Feed Us Back: Comments of the Week


– Everybody loves scrapple! (seriously), and everyone’s got their own way of eating it. Don:

Have to make some soon. I cut them between 1/4? and 1/2?, lightly flour to help in creating a nice crust. Medium heat in a lightly oiled skillet until both sides are nicely browned. Delicious! Matches up nicely with eggs of any style but try this next time: scrapple, eggs and grits – yes, GRITS (cheesy grits are best) – a great combination!

Kenneth Moore:

I do love me some scrapple… But I’m mostly vegetarian now. It would take something quite drastic for me to bend so far as to eat scrapple, but it used to be one of my secret delights! My preferred use is about half as thick as yours, TVFF. I like crunch in my meat. :P Then, stack it on an english muffin with an egg, maybe some cheese (and a bit of syrup does make it yummy, yes!). Anything is better encased in carbs!


If you travel in and around the Lancaster, PA area (PA Dutch/German epicenter), the scrapple is served with syrup. You cut those pancakes/waffles up, mix in the cut up scrapple (or bacon or sausage), then pour syrup over the whole mess. That’ll stick to yer ribs!

– modoo works the fifth borough into our Ultimate NYC Hot Dog Crawl:

Skippy’s on Hylan Blvd on Staten Island. It’s a truck, so its not always there. The only better is Nathans.

– And the Washington side of ES has plenty to say about changes in DC’s gayborhood – join the convo!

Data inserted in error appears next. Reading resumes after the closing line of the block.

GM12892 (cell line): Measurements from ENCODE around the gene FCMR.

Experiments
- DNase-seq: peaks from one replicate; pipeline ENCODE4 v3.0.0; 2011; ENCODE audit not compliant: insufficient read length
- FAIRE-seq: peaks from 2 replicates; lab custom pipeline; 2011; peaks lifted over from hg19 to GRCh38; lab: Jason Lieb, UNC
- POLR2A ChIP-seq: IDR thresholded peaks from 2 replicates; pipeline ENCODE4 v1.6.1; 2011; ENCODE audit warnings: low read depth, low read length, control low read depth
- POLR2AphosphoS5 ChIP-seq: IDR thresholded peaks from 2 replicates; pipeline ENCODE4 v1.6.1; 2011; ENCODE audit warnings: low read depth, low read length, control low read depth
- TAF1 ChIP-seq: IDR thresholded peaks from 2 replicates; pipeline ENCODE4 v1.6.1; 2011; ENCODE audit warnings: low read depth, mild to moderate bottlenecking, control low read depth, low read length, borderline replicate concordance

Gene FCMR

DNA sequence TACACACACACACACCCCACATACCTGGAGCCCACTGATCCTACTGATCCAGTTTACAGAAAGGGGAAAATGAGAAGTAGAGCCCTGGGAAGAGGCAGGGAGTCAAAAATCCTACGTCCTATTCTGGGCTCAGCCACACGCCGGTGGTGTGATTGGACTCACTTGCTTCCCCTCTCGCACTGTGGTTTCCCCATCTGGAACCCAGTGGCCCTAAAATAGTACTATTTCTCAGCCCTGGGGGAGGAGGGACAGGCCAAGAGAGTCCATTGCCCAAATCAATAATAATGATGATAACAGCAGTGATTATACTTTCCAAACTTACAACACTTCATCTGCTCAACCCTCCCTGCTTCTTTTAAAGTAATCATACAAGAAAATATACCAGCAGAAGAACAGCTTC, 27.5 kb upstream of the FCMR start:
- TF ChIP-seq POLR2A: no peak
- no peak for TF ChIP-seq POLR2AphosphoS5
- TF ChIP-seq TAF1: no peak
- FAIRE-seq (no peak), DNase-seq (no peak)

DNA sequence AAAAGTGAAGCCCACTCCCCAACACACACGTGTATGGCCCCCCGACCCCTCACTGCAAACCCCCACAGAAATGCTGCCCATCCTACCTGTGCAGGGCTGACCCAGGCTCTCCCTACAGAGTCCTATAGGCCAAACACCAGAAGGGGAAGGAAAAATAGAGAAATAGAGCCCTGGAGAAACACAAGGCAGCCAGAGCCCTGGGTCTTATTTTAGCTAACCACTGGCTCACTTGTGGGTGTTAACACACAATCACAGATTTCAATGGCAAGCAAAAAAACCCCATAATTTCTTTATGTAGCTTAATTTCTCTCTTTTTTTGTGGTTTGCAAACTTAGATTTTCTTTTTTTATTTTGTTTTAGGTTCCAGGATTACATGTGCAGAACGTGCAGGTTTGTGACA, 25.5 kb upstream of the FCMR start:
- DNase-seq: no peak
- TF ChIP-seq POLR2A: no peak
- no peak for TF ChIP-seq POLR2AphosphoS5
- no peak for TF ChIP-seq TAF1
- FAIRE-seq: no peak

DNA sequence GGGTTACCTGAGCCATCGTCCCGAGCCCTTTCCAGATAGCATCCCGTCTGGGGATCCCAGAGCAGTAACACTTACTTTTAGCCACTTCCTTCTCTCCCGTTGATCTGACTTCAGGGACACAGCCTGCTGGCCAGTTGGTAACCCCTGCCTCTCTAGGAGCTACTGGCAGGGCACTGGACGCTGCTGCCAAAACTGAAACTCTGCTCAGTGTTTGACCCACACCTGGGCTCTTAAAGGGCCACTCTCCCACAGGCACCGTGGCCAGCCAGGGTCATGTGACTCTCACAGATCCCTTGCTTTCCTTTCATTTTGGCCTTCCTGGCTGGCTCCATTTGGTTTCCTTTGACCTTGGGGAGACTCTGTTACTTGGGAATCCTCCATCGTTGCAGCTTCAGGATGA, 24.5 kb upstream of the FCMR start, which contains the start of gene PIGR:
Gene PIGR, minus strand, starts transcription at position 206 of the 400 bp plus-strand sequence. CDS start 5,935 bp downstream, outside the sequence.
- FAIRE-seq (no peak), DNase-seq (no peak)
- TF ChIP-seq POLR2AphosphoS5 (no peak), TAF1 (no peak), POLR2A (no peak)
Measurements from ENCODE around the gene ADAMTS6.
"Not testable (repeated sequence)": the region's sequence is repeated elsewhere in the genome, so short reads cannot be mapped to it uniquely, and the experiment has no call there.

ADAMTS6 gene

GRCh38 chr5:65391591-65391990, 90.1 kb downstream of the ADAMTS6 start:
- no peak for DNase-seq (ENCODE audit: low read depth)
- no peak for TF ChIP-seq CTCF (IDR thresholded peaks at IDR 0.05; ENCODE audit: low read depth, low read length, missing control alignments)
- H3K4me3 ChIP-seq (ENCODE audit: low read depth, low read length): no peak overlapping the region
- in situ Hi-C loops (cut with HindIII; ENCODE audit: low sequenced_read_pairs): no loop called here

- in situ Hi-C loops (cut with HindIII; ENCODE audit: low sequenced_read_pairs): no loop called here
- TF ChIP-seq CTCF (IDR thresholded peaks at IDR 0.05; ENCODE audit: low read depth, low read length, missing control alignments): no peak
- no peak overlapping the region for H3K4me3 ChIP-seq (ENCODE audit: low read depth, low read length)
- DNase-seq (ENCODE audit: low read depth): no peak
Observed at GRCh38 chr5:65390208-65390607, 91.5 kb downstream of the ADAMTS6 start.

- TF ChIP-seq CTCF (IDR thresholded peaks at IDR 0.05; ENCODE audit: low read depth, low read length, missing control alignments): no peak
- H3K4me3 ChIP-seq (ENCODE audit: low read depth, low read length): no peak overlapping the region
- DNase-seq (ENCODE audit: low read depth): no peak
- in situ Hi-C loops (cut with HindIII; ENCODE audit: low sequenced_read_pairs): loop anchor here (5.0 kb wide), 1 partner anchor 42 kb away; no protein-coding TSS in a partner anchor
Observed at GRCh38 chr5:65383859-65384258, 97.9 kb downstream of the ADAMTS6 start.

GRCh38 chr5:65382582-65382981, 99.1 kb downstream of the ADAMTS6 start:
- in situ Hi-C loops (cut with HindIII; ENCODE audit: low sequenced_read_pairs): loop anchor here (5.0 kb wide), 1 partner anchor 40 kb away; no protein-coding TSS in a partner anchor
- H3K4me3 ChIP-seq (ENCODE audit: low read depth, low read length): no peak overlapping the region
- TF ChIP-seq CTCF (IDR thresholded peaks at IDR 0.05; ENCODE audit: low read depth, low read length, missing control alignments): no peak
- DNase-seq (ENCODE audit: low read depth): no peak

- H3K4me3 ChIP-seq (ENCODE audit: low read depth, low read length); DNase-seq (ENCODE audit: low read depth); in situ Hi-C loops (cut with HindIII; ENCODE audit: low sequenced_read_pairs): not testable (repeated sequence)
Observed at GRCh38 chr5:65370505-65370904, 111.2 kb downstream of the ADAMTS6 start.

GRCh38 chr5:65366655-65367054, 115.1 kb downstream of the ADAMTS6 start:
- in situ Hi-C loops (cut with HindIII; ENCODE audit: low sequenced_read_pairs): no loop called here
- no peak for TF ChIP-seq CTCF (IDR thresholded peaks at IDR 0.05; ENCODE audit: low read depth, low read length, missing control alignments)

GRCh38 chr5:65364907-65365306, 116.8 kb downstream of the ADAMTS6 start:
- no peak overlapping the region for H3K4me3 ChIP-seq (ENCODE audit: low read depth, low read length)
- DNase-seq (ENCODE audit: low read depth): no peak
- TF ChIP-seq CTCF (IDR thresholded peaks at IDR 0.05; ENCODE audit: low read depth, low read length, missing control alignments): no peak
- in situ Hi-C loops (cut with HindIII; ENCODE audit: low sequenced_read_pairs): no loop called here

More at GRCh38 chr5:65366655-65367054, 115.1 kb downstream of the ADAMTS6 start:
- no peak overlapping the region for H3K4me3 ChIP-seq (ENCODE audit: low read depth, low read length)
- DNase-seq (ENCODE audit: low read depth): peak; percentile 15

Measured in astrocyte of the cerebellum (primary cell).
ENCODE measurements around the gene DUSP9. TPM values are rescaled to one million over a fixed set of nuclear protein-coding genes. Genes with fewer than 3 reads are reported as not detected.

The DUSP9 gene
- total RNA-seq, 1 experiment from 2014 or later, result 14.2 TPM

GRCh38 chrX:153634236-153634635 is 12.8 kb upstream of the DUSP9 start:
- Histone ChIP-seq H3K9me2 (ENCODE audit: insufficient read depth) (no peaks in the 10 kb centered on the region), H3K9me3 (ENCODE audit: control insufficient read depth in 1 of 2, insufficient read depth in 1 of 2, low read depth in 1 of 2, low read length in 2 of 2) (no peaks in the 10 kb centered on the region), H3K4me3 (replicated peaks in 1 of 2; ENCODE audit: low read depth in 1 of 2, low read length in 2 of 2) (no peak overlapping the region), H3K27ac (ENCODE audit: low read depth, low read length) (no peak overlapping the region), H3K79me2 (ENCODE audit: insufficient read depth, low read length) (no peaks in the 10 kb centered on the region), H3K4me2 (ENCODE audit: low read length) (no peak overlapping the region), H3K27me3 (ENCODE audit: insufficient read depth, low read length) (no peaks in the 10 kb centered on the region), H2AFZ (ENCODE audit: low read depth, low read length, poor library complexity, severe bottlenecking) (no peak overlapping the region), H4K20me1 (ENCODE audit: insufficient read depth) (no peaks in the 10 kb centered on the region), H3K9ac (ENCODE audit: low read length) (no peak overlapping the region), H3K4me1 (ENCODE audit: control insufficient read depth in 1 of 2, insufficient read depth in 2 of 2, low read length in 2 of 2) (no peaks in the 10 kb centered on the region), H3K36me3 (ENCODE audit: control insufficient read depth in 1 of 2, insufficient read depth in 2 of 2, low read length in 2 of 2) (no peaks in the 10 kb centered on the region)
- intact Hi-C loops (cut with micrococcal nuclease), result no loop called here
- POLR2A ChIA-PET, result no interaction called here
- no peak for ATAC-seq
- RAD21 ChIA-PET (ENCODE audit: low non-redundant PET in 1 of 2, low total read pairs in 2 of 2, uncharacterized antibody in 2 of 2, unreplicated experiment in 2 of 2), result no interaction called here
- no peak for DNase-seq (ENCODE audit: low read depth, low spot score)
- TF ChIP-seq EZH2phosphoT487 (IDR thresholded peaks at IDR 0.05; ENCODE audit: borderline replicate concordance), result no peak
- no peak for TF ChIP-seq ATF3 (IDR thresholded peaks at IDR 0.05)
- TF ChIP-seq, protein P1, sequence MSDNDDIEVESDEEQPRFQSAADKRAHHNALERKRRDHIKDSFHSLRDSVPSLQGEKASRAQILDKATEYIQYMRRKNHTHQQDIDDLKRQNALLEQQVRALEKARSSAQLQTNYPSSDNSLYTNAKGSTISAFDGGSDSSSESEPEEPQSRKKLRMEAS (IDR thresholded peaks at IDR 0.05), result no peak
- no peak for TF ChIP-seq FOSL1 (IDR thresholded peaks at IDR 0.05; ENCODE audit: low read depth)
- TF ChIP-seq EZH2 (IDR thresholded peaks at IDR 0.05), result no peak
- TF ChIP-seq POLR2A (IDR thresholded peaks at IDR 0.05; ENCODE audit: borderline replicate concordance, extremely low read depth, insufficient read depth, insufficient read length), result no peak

(Photo: John Donges)

Happy National Scrapple Day!


I think it’s hilarious that today is “National” Scrapple Day, considering: (1) you can only get the stuff in a relatively small portion of the country and (2) in places where it is available, a solid 85% of the people won’t touch the stuff.  But maybe what this horrendously under-appreciated delight needs is a day of observance to boost its reputation.

For those of you who don’t live in the mid-Atlantic states, I suppose that scrapple deserves a little explanation. Essentially, it’s a meat product made using pig offal.  After the butchers have taken the “desirable” cuts off the pig, the rest gets boiled, the meat is minced and grain (cornmeal, usually) and spices are added to thicken the mixture into a loaf.

Once it gets to your kitchen or diner, it’s either pan- or deep-fried and what you get is a wonderful slice that is crunchy on the outside, smooth and creamy on the inside.  There is a rich, meaty flavor here that you’re never going to get from a lifeless cut of meat like a quick-fry pork chop.  Do yourself a favor and stop in a diner during your next trip through South Jersey or Eastern Pennsylvania.

I understand that scrapple can be scary.  Shit, just the word is creepy. There’s the vaguely Germanic sound and the unfortunate inclusion of “scrap” and/or “crap.” But what really gets me is when I tell someone how much I enjoy it and they come back with: “But don’t you know what’s in that?!?”  Yes, I do, which makes me like it even more.  Here’s why…